AMAtects – December 2012

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On 1 December 2012 Alston Murphy was officially twenty years old and I’ve been having a few of those, ‘where did all the years go?’ moments recently, as I look back to when I started up on my own.  It was during a recession, as I recall, the second one I’d experienced in my working life.

IAM -Of course, there have been a lot of changes in all those years, not least the emergence of more rules and regulations in the industry, many of which have raised standards and expectations, as a whole, and many which seem to have no intrinsic value, whatsoever!  (In my opinion!)  Certainly, the Architect’s role is changing and evolving and Architects, themselves, need to take more control of where their responsibilities are heading.   It’s probably the same with every profession, but the paperwork seems to be never ending: forms, copies of forms, applications, copies of applications, warranties, copies of…  (Where’s the ‘paperless society’?)

With so much correspondence now sent by email, technology has certainly impacted on formal, posted letter writing, with the result that Architects have more basic admin to do every day, rather than being able to get on with their actual job.  And, of course, the convenience and immediacy of the email creates the problem of ‘immediacy’ and ‘convenience’!  A Client or a Contractor might ask us to forward existing information to a third party, the implication being that because this will be by email it will simply require a quick click of ‘send’ and it’s done.  A mere minute of time.  No consideration is given to the fact that information might have to be gathered from different sources, extracted from other filed emails, edited for relevance and then compiled into the ‘quick email’ requested.   Needless to say, you’ll probably have had a couple of emails chasing your response in the time it’s taking you to compose your reply!  Everything is urgent; everything needs an answer – now.  I could spend my day just replying to emails and forwarding information without once having time to look at a drawing or discuss it with a colleague or come up with a solution or an idea.  Crazy.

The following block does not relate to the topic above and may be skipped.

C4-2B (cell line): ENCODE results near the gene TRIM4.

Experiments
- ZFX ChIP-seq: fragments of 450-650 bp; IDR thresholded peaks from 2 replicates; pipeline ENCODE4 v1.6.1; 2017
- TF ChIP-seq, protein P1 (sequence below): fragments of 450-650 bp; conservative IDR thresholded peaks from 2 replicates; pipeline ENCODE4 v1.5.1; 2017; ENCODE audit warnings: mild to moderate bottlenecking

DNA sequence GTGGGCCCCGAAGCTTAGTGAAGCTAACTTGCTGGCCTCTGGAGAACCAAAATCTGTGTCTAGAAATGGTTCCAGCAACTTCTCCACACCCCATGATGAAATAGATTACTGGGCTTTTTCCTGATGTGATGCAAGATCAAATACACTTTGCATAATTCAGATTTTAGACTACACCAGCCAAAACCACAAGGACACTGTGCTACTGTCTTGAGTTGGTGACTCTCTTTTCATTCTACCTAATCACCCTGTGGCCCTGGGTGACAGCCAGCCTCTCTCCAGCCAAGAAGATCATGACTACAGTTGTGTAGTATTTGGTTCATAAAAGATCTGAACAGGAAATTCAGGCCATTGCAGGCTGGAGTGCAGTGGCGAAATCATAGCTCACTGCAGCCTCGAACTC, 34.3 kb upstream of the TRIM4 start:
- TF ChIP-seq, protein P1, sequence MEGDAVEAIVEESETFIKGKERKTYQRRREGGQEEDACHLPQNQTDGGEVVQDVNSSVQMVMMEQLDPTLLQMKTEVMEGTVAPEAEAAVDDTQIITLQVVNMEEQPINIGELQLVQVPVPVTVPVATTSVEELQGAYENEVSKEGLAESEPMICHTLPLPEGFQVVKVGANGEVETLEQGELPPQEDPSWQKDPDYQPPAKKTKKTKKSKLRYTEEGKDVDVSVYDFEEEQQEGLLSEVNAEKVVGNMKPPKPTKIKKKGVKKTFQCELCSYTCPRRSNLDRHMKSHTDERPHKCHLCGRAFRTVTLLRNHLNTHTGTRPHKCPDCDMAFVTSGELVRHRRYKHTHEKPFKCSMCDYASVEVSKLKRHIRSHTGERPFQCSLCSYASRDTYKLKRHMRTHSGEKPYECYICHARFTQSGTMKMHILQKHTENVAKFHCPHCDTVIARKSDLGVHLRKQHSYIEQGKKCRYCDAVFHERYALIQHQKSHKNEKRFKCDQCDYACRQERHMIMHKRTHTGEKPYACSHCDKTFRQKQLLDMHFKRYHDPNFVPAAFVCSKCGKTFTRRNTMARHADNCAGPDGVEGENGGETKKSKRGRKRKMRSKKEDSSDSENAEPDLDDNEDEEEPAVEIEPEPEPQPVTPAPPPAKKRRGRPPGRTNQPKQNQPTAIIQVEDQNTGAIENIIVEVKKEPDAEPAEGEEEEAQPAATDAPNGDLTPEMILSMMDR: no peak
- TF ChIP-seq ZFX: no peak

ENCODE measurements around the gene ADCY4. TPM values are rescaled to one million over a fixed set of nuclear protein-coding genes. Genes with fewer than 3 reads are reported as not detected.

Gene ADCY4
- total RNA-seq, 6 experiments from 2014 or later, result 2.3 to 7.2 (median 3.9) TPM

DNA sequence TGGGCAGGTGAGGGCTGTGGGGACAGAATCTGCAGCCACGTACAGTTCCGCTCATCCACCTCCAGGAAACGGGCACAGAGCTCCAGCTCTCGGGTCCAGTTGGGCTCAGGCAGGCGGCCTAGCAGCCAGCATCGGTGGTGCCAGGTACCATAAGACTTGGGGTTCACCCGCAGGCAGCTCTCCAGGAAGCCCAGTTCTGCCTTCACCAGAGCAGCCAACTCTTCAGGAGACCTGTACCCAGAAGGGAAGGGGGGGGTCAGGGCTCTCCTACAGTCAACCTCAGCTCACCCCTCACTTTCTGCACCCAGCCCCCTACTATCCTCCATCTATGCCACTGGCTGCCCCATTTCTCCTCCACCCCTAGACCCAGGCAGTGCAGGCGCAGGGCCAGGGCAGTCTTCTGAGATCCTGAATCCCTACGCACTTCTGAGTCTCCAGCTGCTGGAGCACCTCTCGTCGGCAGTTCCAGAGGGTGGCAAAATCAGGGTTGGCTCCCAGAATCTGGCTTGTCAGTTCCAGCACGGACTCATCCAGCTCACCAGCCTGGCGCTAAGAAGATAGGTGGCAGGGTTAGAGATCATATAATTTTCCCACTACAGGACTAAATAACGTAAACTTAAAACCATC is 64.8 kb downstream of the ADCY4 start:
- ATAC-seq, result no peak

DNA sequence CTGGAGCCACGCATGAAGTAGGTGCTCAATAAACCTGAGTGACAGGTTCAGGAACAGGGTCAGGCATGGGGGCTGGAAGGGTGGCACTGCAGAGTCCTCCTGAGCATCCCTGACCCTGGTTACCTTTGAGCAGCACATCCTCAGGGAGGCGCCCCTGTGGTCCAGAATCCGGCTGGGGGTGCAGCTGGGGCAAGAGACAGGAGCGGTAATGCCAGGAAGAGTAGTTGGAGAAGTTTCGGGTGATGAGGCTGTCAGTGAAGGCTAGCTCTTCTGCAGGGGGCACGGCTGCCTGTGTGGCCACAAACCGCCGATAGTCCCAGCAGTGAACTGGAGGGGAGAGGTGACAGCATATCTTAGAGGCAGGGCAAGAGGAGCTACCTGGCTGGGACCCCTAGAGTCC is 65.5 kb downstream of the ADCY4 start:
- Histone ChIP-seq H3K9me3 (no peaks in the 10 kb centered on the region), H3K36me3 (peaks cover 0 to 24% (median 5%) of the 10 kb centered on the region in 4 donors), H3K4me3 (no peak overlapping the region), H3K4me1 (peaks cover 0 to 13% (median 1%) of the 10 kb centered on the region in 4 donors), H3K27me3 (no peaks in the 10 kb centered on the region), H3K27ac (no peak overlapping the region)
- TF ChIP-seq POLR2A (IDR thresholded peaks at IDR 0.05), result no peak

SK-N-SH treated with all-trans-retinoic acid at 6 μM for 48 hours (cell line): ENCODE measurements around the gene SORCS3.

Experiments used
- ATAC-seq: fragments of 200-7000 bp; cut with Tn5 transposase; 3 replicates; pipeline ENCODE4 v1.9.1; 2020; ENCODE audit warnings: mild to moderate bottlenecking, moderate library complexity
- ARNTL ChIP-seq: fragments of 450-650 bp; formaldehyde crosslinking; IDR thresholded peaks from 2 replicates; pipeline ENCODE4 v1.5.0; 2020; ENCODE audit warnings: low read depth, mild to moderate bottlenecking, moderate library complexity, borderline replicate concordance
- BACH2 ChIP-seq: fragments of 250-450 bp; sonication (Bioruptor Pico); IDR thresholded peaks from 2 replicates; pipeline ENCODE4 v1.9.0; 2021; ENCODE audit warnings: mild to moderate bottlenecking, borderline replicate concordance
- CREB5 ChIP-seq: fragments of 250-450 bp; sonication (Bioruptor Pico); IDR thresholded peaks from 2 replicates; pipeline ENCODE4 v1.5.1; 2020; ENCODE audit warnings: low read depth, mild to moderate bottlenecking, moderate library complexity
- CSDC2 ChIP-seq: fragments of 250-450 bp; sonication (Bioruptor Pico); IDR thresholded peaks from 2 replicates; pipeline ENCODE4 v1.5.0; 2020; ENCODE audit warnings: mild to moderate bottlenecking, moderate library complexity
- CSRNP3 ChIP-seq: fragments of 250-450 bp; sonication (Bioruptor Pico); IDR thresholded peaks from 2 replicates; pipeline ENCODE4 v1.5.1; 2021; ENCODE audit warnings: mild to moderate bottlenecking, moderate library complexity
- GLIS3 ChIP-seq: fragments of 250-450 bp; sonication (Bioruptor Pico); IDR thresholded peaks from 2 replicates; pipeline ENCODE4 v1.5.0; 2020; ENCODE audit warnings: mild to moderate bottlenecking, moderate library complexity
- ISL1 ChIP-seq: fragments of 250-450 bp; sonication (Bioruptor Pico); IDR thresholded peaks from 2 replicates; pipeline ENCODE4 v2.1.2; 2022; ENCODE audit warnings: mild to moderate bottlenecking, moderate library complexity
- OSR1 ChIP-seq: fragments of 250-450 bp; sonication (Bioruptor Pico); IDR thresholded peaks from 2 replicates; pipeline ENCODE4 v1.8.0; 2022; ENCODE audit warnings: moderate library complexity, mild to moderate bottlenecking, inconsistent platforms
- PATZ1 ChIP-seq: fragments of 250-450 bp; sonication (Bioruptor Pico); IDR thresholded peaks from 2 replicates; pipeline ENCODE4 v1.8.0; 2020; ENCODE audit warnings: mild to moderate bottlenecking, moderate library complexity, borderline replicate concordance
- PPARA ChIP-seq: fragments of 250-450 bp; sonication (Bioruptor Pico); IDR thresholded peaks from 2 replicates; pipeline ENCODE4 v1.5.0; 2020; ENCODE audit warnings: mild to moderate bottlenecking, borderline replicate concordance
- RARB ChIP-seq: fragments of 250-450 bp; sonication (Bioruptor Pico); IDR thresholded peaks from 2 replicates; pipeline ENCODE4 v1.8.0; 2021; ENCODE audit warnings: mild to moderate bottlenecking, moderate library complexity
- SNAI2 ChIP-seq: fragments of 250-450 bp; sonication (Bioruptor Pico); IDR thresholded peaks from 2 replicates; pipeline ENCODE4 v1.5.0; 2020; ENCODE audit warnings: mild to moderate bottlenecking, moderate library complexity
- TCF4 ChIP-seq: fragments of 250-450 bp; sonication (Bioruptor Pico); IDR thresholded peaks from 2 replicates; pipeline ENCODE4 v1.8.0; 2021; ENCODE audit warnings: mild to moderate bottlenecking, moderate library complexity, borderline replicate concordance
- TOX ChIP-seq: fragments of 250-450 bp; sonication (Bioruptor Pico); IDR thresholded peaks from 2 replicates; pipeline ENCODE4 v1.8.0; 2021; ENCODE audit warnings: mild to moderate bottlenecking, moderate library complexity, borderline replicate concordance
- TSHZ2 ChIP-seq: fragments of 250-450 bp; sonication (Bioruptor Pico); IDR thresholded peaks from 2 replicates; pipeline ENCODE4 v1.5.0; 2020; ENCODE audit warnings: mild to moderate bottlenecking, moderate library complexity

Computers have clearly made their impact in our industry and, frankly, allowed – maybe even forced – the profession to survive in a low fee arena.  I don’t think Clients fully appreciate the quality of an Architect’s input and, as a profession, we have failed to ensure our status is respected as much as it should be.  Twenty years ago so much more emphasis was on a relationship of trust between everyone involved in a job; fee agreements were simple documents – if they were there at all!  Alterations to plans were sketched out roughly – with a pencil and paper – and the Contractor got on with the construction.  No monitoring, no Bank officials, just a lot of common sense and cooperation.  Sometimes it feels that all the methods we’re developing to provide the holy grail of ‘accountability’ are counter-productive and simply undermining something that should be a lot more straightforward.   And, more damagingly, often doing a lot to erode trust and confidence both in and between all the professionals who know what they’re doing – because that’s their job.   It’s frustrating, to say the least, but I suspect the next ten years will produce as much change as my last twenty years have and will be quite a challenge for the new and younger protagonists.

Yet, despite my nostalgia for a simpler time, I still love going to work every day:  I love the challenges, I love meeting people, I love solving a problem, I love creating.  Frank Lloyd Wright and Norman Foster were producing some of their best work in their seventies, so I’m pretty excited about what could be in store for me in the next decade (or so!).   I’ve got my trusty pencil and paper ready….  (Which, incidentally, never crash!)